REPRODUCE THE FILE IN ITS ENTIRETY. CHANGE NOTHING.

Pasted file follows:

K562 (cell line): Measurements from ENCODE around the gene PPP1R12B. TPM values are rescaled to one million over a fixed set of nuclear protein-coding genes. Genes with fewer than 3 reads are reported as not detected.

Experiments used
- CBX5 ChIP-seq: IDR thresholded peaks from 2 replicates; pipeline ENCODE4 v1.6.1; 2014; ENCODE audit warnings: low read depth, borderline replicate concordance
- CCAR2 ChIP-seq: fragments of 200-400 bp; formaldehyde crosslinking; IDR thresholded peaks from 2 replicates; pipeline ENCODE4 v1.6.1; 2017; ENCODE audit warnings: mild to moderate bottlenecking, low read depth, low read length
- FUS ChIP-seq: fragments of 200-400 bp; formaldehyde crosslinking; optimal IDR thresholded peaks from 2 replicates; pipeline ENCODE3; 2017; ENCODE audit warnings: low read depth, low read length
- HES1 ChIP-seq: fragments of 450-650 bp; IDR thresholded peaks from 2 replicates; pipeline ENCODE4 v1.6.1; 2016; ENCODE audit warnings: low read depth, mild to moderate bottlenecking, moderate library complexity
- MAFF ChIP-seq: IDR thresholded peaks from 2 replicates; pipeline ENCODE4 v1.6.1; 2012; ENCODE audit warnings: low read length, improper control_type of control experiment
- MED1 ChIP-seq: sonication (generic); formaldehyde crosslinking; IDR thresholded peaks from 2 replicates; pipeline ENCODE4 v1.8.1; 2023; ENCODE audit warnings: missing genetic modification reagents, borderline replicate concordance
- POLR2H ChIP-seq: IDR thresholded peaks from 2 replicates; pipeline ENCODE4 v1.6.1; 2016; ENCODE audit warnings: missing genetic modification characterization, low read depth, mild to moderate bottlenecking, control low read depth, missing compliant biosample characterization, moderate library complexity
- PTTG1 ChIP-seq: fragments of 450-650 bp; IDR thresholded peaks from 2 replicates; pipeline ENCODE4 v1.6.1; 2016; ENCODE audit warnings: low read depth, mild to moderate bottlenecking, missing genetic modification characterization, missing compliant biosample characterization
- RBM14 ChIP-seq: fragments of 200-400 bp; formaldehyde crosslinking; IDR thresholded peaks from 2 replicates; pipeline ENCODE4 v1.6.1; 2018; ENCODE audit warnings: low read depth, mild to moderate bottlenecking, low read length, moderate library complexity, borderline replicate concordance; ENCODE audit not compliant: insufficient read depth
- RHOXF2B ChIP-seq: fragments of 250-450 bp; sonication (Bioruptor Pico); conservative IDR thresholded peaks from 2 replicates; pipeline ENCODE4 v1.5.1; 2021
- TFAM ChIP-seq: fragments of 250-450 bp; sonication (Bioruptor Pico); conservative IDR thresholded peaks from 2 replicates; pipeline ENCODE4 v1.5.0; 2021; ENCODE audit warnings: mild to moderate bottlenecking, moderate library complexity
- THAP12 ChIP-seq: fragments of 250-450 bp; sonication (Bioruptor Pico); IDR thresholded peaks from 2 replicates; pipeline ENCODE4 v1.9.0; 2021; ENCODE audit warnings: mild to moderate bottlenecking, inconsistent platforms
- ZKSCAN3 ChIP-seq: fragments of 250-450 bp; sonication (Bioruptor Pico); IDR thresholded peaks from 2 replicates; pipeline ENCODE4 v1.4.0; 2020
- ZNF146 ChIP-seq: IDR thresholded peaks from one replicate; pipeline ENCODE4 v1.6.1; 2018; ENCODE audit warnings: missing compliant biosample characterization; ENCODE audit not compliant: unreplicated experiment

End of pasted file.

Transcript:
K562 (cell line): Measurements from ENCODE around the gene PPP1R12B. TPM values are rescaled to one million over a fixed set of nuclear protein-coding genes. Genes with fewer than 3 reads are reported as not detected.

Experiments used
- CBX5 ChIP-seq: IDR thresholded peaks from 2 replicates; pipeline ENCODE4 v1.6.1; 2014; ENCODE audit warnings: low read depth, borderline replicate concordance
- CCAR2 ChIP-seq: fragments of 200-400 bp; formaldehyde crosslinking; IDR thresholded peaks from 2 replicates; pipeline ENCODE4 v1.6.1; 2017; ENCODE audit warnings: mild to moderate bottlenecking, low read depth, low read length
- FUS ChIP-seq: fragments of 200-400 bp; formaldehyde crosslinking; optimal IDR thresholded peaks from 2 replicates; pipeline ENCODE3; 2017; ENCODE audit warnings: low read depth, low read length
- HES1 ChIP-seq: fragments of 450-650 bp; IDR thresholded peaks from 2 replicates; pipeline ENCODE4 v1.6.1; 2016; ENCODE audit warnings: low read depth, mild to moderate bottlenecking, moderate library complexity
- MAFF ChIP-seq: IDR thresholded peaks from 2 replicates; pipeline ENCODE4 v1.6.1; 2012; ENCODE audit warnings: low read length, improper control_type of control experiment
- MED1 ChIP-seq: sonication (generic); formaldehyde crosslinking; IDR thresholded peaks from 2 replicates; pipeline ENCODE4 v1.8.1; 2023; ENCODE audit warnings: missing genetic modification reagents, borderline replicate concordance
- POLR2H ChIP-seq: IDR thresholded peaks from 2 replicates; pipeline ENCODE4 v1.6.1; 2016; ENCODE audit warnings: missing genetic modification characterization, low read depth, mild to moderate bottlenecking, control low read depth, missing compliant biosample characterization, moderate library complexity
- PTTG1 ChIP-seq: fragments of 450-650 bp; IDR thresholded peaks from 2 replicates; pipeline ENCODE4 v1.6.1; 2016; ENCODE audit warnings: low read depth, mild to moderate bottlenecking, missing genetic modification characterization, missing compliant biosample characterization
- RBM14 ChIP-seq: fragments of 200-400 bp; formaldehyde crosslinking; IDR thresholded peaks from 2 replicates; pipeline ENCODE4 v1.6.1; 2018; ENCODE audit warnings: low read depth, mild to moderate bottlenecking, low read length, moderate library complexity, borderline replicate concordance; ENCODE audit not compliant: insufficient read depth
- RHOXF2B ChIP-seq: fragments of 250-450 bp; sonication (Bioruptor Pico); conservative IDR thresholded peaks from 2 replicates; pipeline ENCODE4 v1.5.1; 2021
- TFAM ChIP-seq: fragments of 250-450 bp; sonication (Bioruptor Pico); conservative IDR thresholded peaks from 2 replicates; pipeline ENCODE4 v1.5.0; 2021; ENCODE audit warnings: mild to moderate bottlenecking, moderate library complexity
- THAP12 ChIP-seq: fragments of 250-450 bp; sonication (Bioruptor Pico); IDR thresholded peaks from 2 replicates; pipeline ENCODE4 v1.9.0; 2021; ENCODE audit warnings: mild to moderate bottlenecking, inconsistent platforms
- ZKSCAN3 ChIP-seq: fragments of 250-450 bp; sonication (Bioruptor Pico); IDR thresholded peaks from 2 replicates; pipeline ENCODE4 v1.4.0; 2020
- ZNF146 ChIP-seq: IDR thresholded peaks from one replicate; pipeline ENCODE4 v1.6.1; 2018; ENCODE audit warnings: missing compliant biosample characterization; ENCODE audit not compliant: unreplicated experiment